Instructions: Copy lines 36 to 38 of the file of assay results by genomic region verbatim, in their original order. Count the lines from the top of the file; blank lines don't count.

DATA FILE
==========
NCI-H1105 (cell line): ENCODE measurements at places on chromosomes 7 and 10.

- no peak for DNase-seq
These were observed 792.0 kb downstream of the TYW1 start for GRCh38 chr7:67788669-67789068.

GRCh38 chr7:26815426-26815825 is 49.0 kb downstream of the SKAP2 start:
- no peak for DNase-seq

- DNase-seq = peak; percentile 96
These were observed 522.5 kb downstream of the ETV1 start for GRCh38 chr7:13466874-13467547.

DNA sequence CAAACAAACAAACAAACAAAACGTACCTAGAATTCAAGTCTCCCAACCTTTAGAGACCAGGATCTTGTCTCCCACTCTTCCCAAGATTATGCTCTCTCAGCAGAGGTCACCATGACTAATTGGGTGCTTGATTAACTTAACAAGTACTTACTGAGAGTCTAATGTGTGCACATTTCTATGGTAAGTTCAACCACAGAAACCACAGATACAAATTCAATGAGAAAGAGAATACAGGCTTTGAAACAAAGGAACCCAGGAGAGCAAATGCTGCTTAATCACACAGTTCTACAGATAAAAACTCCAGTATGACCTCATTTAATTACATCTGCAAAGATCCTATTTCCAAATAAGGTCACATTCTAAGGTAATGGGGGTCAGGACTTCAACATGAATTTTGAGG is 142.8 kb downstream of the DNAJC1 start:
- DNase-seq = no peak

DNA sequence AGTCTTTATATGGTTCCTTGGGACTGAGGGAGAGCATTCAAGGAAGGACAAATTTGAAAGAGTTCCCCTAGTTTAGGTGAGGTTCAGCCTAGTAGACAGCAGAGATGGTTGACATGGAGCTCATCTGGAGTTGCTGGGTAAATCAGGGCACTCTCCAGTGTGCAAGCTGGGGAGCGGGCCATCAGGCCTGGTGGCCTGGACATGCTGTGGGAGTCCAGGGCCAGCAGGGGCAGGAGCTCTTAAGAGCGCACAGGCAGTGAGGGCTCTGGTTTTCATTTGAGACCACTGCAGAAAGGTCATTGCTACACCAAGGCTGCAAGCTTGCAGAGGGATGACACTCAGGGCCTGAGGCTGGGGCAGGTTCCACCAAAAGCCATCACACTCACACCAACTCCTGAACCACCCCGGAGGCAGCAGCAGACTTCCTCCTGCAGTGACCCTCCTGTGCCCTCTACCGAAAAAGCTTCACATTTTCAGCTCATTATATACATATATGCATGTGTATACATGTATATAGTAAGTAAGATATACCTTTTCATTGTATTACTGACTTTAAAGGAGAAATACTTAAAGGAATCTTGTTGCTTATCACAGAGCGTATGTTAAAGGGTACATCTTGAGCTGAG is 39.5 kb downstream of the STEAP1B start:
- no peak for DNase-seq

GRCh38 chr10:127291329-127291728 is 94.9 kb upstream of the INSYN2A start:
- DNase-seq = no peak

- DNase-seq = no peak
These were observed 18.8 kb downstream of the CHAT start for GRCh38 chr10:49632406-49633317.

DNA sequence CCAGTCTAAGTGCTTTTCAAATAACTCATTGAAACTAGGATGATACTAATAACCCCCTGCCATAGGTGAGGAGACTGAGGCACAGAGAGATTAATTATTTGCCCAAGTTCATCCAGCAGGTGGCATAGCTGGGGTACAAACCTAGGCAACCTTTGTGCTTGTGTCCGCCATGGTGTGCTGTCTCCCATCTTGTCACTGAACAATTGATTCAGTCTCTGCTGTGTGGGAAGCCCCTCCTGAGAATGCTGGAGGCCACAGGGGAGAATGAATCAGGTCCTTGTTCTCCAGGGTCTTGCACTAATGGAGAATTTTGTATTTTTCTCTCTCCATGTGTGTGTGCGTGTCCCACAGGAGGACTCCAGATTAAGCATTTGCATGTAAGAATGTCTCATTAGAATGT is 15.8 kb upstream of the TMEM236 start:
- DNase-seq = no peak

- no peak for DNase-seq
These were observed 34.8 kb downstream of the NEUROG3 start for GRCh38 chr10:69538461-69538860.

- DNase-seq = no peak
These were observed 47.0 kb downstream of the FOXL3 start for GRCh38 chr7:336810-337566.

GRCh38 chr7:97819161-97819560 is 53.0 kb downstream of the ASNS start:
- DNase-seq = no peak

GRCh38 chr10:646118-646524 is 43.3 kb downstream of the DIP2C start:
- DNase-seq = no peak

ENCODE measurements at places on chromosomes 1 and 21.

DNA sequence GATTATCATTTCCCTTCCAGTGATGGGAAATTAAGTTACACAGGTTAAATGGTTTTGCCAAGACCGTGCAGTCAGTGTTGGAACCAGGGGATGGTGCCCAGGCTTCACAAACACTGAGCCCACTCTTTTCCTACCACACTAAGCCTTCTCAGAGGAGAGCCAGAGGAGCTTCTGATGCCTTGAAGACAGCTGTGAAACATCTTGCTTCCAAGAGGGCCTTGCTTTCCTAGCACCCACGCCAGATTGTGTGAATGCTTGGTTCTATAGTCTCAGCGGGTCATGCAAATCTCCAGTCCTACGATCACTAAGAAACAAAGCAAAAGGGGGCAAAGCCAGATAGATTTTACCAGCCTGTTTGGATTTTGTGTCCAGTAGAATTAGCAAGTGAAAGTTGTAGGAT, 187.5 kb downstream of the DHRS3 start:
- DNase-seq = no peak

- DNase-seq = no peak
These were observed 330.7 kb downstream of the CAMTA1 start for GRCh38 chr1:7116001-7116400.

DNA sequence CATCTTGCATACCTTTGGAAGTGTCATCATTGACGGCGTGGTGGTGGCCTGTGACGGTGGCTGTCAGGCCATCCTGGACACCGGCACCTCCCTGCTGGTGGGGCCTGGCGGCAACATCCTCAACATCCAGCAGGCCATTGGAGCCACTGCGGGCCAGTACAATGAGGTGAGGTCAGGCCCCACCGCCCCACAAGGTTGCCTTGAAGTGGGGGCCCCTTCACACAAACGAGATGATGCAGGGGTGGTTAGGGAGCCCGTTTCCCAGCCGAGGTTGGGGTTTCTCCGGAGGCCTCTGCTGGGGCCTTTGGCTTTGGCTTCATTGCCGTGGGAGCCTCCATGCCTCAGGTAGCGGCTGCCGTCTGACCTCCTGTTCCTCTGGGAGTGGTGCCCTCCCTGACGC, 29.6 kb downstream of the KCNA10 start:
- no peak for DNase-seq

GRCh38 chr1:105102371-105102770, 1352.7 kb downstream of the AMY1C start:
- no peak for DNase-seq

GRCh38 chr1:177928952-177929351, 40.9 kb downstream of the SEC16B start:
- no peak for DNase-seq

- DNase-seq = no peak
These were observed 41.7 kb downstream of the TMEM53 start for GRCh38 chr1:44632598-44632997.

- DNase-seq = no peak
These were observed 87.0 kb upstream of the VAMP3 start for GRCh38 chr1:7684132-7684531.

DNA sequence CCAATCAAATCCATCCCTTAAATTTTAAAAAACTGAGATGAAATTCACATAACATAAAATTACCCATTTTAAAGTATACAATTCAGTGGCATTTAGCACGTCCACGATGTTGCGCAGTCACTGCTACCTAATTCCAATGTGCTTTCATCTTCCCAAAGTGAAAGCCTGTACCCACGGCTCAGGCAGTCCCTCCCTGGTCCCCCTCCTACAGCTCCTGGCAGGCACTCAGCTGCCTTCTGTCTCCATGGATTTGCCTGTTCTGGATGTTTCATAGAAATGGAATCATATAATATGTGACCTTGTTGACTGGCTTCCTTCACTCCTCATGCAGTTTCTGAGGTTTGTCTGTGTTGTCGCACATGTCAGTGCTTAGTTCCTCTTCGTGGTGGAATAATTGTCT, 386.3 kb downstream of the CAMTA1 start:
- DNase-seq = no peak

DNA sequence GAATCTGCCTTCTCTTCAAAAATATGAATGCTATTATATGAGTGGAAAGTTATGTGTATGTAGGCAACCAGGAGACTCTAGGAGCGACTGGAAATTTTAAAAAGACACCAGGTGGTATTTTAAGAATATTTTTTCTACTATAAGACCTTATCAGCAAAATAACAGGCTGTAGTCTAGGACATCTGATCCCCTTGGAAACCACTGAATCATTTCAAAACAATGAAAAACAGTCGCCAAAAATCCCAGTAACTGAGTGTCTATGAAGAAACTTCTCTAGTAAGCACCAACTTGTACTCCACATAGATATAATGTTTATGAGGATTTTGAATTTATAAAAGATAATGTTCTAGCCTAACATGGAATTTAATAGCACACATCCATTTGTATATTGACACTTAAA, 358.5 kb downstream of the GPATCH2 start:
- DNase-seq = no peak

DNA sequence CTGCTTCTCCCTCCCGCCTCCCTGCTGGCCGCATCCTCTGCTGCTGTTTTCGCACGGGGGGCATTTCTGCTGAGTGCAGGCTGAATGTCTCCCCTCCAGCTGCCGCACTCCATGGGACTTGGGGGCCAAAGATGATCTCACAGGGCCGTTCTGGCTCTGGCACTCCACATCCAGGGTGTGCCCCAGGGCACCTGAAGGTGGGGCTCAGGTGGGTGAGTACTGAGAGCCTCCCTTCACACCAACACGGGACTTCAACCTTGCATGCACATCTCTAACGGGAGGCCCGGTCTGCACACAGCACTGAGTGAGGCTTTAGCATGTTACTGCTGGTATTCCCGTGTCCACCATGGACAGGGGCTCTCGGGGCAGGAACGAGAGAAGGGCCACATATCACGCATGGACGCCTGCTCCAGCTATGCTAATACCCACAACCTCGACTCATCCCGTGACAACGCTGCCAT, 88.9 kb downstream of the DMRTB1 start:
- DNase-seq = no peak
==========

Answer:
- no peak for DNase-seq

- DNase-seq = no peak
These were observed 41.7 kb downstream of the TMEM53 start for GRCh38 chr1:44632598-44632997.